COLUMBIA — South Carolina’s public employees would need to work a couple of years longer and contribute more toward their retirement under potential fixes to the state’s pension system.
Legislators and Gov. Nikki Haley agree that reforming the pension is a priority when the legislative session resumes in January, as they look for ways to shave the state’s $13 billion debt in benefits promised over the long term. A rough draft on how they could do that faces a vote Monday by a House panel that’s been meeting since September.
Lawmakers will spend next session debating the details, but changes are definitely coming, said House Majority Leader Kenny Bingham, a member of the House panel.
“We all have the same goal to make sure we have a system that’s solvent and secure, because if we don’t, it means the state’s not fiscally secure,” said Bingham, R-Cayce.
Possibilities under discussion include requiring employees to work 30 years, up from 28; setting a minimum age of 62 to collect benefits; basing benefits on employees’ last five years of pay, rather than three; and not rolling money paid for unused vacation and sick days at the end of careers into benefit calculations.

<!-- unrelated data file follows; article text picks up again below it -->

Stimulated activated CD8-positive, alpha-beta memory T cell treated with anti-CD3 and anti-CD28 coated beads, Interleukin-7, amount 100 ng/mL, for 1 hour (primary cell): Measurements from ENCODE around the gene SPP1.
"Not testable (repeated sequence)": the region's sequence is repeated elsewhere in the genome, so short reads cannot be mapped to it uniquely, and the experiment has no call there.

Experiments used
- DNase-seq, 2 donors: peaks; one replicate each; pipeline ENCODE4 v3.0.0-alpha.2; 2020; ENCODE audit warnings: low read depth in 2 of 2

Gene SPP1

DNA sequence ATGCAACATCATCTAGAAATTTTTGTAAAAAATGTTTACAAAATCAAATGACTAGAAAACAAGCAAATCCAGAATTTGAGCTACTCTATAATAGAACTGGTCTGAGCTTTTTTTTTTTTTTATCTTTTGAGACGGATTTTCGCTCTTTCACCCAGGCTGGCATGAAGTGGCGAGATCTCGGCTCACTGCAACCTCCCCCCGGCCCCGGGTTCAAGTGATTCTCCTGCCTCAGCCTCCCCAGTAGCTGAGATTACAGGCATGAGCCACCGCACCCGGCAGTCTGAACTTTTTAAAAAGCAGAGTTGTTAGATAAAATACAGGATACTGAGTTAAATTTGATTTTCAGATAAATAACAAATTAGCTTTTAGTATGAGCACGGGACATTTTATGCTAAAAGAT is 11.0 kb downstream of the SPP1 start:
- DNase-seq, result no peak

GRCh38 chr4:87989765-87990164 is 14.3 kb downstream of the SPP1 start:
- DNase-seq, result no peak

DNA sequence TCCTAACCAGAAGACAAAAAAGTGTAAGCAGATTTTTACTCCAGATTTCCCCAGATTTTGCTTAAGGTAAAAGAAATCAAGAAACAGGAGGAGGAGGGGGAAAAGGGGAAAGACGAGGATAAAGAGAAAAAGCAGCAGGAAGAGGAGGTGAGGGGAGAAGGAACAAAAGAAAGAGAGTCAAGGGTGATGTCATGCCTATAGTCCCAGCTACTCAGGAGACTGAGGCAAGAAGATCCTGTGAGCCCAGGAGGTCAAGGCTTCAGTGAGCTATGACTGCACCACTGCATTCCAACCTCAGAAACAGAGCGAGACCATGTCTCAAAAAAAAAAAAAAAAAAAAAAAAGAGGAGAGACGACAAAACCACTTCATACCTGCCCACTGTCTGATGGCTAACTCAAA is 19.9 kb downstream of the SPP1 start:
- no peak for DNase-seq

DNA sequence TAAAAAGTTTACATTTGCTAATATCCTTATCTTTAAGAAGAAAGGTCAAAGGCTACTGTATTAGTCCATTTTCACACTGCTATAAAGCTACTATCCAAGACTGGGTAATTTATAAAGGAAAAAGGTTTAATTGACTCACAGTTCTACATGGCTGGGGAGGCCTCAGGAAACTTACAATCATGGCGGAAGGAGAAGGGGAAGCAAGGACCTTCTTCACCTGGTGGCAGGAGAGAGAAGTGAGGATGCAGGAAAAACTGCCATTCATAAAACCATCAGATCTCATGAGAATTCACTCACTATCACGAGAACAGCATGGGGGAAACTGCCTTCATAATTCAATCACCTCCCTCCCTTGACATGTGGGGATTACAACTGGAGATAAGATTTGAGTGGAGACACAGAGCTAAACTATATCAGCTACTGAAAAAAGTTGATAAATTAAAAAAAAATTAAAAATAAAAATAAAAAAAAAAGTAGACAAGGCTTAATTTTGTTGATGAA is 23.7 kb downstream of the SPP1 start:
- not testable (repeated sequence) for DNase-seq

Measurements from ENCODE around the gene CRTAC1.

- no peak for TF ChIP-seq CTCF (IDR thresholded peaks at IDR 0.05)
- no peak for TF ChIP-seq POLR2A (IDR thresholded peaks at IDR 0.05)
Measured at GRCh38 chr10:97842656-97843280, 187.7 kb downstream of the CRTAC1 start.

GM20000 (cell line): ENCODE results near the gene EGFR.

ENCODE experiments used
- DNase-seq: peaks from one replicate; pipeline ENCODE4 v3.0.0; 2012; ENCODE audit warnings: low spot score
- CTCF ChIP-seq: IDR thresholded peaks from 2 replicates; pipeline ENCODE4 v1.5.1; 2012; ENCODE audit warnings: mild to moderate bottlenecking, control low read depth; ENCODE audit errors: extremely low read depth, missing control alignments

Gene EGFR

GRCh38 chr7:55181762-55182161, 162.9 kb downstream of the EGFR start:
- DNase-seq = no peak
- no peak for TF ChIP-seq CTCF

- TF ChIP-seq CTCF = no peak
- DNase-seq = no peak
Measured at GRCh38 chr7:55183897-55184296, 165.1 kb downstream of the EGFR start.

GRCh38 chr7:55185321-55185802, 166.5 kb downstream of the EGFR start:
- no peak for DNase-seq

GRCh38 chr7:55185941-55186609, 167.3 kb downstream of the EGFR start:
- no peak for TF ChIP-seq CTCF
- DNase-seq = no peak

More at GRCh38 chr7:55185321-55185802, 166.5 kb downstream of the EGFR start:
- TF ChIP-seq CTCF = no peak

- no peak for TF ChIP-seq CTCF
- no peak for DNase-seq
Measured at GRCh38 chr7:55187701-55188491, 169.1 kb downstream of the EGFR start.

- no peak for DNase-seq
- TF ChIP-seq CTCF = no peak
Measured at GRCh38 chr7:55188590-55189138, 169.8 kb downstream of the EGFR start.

Employees would also see their take-home pay reduced, as their retirement contributions increase from 6.5 percent to 7.5 percent.
The proposed legislative changes follow a vote in November by the five-member Budget and Control Board to increase employers’ contributions by nearly a percentage point, to 10.6 percent.
If lawmakers don’t act, the long-term consequence is that the state won’t be able to meet its obligations to public workers, said Rep. Jim Merrill, who is leading the House panel.
“My goal is to guarantee that people in the future will always get their check. That will require a meaningful fix,” said Sen. Greg Ryberg, R-Aiken, who is leading a separate effort in the Senate. “We need to have one that is financially sound.”
Merrill notes that the issue is not confined to public workers. In the near turn, any downgrade in the state’s credit rating would increase the cost of borrowing money for public projects. If agencies have to pony up increasingly more to fill the liability gap and pay retirees, that means taxpayers pay more, he said.
The state’s $13 billion unfunded liability represents the difference in the pension system’s assets and what the state owes everyone currently in the system, including those decades from retiring.
“It’s what we owe in today’s dollars for the benefits they’ve earned,” Ryberg said. So, it’s not an amount the state has to dole out in any lump sum, but putting off a fix now will make it much harder and more expensive to fix in the future, he said.